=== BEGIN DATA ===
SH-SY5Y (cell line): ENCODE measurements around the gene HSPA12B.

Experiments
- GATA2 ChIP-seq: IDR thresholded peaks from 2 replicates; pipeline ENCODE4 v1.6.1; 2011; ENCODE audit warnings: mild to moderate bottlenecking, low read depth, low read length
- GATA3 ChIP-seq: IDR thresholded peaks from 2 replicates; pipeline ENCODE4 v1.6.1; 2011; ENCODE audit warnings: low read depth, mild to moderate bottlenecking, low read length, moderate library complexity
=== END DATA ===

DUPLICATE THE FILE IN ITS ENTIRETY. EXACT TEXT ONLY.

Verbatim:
SH-SY5Y (cell line): ENCODE measurements around the gene HSPA12B.

Experiments
- GATA2 ChIP-seq: IDR thresholded peaks from 2 replicates; pipeline ENCODE4 v1.6.1; 2011; ENCODE audit warnings: mild to moderate bottlenecking, low read depth, low read length
- GATA3 ChIP-seq: IDR thresholded peaks from 2 replicates; pipeline ENCODE4 v1.6.1; 2011; ENCODE audit warnings: low read depth, mild to moderate bottlenecking, low read length, moderate library complexity